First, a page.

"In defiance of the conventional wisdom that it would be desirable (in the words of President Clinton) to connect "every classroom in America tothe Internet by the year 2000," there are increasingly vocal critics of the use of computers in K-12 instruction. One of the leaders of this defiance is William L. Rukeyser of the nonprofit Learning in the Real World organization, who says: "So many programs were being slaughtered by this perception that if it didn't involve computers, it wasn't worth anything. I quickly realized that there was this tremendous faith that computers were in fact some plaster saint that would save the day." He adds, "We're not pushing our brand of solution, and we're not saying that the emperor has no clothes. We're just asking, Is his tie on straight and do his socks match?"
Edupage 18 March 1999, crediting New York Times 17 March 1999

[One good turn deserves another.]
"The Story of Spin, as told by Sin-Itiro Tomonaga and lovingly translated by Takeshi Oka, is a brilliant and witty account of the development of modern quantum theory, which takes electron spin as a pivotal concept."
from Fritz Rohrlich in Physics Today, quoted in A Reader's Catalog, a 1998 catalog from The University of Chicago Press

[Bram Stoker's Titanic.]
"A dyed-in-the-wool child of the sixties, I sometimes feel as though I have awakened into a very bad dream. Reading about Ken Starr day after day makes me feel as though our bright ship of state has hit an enormous iceberg, and I grow sad for all that has been and will be plowed under by the disaster. A stake has been driven through the heart of affirmative action. The civil rights position is barely breathing. The conversation on race appears to be just plain dead in the water."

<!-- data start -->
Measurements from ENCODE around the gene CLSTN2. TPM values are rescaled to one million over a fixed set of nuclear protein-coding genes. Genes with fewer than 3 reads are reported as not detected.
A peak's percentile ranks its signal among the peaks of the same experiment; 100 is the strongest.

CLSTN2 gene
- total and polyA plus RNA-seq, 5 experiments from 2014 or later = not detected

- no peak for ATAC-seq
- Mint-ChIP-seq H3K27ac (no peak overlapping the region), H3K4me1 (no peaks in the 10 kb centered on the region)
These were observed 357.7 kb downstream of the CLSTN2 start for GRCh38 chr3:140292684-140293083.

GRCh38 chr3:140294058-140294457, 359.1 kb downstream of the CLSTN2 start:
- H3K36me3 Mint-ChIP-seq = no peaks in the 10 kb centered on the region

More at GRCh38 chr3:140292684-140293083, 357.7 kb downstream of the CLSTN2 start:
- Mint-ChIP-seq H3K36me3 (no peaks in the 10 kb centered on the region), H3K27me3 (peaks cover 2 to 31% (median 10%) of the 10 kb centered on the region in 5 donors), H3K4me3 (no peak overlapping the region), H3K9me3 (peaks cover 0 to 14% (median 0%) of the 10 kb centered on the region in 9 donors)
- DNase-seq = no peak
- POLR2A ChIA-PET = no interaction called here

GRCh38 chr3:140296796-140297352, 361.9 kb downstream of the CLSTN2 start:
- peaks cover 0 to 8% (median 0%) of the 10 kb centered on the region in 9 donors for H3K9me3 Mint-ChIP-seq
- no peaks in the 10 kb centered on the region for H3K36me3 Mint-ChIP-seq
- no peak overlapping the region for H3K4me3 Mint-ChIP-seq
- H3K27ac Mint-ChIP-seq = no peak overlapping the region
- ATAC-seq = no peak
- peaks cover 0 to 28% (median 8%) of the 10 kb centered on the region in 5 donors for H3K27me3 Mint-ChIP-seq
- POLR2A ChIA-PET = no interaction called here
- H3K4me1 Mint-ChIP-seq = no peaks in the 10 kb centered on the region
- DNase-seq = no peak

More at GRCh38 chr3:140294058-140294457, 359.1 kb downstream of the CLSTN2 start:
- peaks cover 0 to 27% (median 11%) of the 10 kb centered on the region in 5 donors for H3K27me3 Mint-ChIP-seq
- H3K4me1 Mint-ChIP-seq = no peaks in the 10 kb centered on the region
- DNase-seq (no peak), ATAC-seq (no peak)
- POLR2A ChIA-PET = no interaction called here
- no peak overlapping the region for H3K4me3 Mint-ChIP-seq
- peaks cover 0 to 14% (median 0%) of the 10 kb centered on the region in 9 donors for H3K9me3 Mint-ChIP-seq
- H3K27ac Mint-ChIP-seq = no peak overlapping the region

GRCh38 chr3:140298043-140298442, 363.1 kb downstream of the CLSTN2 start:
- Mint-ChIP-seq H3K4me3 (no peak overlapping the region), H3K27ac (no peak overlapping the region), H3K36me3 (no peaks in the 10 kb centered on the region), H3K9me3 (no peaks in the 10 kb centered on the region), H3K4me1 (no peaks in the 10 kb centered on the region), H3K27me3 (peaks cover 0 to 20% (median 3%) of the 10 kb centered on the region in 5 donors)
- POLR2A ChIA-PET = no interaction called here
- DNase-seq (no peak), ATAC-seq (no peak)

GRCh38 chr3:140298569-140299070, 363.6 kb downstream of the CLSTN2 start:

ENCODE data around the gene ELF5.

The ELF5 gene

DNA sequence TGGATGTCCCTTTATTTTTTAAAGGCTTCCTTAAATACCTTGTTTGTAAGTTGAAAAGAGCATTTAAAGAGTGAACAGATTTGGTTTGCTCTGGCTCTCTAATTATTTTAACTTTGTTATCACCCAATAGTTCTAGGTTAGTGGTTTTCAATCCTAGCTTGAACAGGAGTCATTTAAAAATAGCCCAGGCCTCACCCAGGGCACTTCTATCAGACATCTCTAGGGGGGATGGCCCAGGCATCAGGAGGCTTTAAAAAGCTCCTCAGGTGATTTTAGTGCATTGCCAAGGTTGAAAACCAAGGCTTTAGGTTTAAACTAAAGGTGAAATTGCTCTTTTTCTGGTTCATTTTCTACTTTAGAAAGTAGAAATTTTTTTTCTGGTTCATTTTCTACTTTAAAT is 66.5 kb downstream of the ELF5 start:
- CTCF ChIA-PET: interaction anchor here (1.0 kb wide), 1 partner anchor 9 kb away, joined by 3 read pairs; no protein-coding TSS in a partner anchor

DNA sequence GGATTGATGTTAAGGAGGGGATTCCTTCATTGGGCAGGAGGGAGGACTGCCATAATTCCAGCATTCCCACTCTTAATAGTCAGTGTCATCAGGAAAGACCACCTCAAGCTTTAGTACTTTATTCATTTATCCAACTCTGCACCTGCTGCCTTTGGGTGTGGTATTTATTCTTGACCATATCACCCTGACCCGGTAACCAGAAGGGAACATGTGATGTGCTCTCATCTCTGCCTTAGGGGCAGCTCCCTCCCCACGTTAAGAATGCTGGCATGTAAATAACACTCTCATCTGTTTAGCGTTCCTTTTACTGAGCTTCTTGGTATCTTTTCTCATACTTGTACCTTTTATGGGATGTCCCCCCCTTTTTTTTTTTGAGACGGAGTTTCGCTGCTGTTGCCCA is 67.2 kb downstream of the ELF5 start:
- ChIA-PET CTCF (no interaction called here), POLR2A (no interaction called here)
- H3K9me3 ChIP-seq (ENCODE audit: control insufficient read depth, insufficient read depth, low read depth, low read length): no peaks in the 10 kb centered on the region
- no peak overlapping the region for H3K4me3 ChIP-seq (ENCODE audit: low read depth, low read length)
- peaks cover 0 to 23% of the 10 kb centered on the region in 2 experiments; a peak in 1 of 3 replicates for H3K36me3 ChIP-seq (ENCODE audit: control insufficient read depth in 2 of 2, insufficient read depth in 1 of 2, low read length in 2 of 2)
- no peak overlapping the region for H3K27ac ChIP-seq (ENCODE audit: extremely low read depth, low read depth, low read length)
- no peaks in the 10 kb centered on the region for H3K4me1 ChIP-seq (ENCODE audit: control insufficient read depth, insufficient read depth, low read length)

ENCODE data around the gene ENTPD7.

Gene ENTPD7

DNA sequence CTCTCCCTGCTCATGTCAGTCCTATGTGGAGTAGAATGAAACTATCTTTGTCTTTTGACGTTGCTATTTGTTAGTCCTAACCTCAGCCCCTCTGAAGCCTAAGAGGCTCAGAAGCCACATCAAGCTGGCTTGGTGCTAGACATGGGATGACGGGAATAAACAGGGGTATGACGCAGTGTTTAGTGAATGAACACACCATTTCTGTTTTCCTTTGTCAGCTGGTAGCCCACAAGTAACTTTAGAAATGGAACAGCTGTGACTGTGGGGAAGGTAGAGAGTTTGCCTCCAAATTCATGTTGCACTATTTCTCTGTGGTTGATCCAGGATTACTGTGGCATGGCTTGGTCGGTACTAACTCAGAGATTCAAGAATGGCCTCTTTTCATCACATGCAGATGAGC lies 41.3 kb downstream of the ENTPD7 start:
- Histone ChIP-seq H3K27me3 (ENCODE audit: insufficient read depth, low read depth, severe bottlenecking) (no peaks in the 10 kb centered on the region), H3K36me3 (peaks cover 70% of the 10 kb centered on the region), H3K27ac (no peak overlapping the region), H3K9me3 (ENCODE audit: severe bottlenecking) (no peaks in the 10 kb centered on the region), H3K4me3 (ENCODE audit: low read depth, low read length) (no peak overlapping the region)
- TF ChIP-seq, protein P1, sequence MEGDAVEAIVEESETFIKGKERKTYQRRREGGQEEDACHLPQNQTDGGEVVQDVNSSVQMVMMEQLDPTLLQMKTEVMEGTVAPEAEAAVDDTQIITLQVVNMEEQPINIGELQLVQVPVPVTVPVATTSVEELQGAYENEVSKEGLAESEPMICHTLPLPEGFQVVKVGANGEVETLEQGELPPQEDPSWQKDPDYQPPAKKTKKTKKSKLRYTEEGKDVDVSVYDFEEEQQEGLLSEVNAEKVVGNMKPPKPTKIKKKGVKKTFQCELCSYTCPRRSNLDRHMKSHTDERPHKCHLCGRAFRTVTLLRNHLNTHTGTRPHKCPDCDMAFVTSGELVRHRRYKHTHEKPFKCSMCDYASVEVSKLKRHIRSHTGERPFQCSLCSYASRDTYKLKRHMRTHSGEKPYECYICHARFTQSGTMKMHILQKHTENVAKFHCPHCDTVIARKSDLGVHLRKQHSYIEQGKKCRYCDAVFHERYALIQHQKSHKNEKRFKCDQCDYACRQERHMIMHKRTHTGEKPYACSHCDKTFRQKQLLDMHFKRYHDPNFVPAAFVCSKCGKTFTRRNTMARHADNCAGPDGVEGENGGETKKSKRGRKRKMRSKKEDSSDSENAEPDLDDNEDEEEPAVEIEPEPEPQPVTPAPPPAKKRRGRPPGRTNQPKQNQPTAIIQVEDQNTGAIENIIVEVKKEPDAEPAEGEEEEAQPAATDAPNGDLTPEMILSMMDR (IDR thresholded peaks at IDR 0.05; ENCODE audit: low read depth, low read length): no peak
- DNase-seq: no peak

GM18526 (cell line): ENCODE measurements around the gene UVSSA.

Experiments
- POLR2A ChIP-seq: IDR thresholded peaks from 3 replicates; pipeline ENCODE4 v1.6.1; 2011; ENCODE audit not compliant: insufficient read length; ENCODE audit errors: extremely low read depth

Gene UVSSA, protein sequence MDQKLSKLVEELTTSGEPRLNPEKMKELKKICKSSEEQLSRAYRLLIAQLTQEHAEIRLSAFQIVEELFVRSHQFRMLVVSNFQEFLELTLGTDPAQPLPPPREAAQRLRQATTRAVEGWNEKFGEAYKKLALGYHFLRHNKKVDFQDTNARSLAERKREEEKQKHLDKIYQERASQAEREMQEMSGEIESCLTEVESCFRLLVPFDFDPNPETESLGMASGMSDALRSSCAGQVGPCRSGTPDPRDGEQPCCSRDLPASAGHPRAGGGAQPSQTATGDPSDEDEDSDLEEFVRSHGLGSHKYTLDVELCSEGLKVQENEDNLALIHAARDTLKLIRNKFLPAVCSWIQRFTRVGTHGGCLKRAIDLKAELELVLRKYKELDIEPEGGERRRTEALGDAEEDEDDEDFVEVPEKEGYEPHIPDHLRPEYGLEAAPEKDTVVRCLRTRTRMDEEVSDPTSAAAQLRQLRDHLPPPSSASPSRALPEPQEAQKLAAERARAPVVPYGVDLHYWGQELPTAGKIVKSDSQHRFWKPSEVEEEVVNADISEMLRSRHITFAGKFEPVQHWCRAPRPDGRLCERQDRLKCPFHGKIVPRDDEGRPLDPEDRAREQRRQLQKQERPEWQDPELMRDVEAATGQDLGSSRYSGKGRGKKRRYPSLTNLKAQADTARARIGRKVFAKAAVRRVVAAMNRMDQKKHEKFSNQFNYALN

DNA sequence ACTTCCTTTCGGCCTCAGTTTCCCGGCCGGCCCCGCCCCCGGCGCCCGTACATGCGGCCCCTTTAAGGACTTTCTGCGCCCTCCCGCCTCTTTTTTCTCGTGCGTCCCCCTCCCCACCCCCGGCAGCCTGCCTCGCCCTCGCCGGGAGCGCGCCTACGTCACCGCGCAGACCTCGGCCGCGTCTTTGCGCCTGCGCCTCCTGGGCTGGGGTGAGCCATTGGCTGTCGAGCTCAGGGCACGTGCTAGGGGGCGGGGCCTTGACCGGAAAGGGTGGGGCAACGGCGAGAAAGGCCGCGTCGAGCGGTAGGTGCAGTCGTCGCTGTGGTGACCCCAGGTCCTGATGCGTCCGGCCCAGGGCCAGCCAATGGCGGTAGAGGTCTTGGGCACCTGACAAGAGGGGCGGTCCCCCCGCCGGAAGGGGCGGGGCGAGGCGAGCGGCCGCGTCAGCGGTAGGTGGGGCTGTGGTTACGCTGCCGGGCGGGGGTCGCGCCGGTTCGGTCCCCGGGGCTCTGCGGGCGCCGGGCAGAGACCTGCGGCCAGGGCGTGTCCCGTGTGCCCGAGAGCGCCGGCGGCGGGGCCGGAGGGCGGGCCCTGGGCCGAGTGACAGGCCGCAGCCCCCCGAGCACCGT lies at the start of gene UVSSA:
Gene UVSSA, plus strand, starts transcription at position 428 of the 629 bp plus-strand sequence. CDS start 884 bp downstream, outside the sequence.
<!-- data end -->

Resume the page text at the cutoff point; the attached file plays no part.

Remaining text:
"To Sleep, Perchance..."; "Diary of a Mad Law Professor" column by Patricia J. Williams, The Nation Digital Edition, April 6, 1998, Minority Report

[Usually only in the Everglades.]
"'You've got to rock the boat sometimes,' [San Francisco school board trustee Keith] Jackson said Wednesday. 'But I really didn't think it would hit the fan the way it has.'"
"Proposed reading list of minority authors draws opposition" Milwaukee Journal Sentinel March 12, 1998, final edition, p. 8A, (Associated Press)

[Never read much Camus, myself.]
"You can see why the good boy and the practitioners of identity politics don't have much use for each other. [Duncan] Kennedy [in A Critique of Adjudication (fin de siecle)] supports most of their proposals, except that he over-supports them. He argues for rigid racial quotas, but identity politicians avoid the word 'quota' like the plague."
Richard Posner, "Bad Faith", The New Republic, June 9, 1997, p. 37.

[Maybe they used to be waiters.]
"In the foreward he wrote for this new edition, [Boris] Souvarine recalled the vile and sinister obstacles he had to overcome when, forty years earlier, he first attempted to publish his historical masterpiece in Paris. At the time, the leading figures of the French intelligentsia avoided him as if he had the plague."
Simon Leys, "Mythmaker," reviewing Andre Malraux: A Biography by Curtis Cate, The New York Review of Books May 29, 1997 p. 26.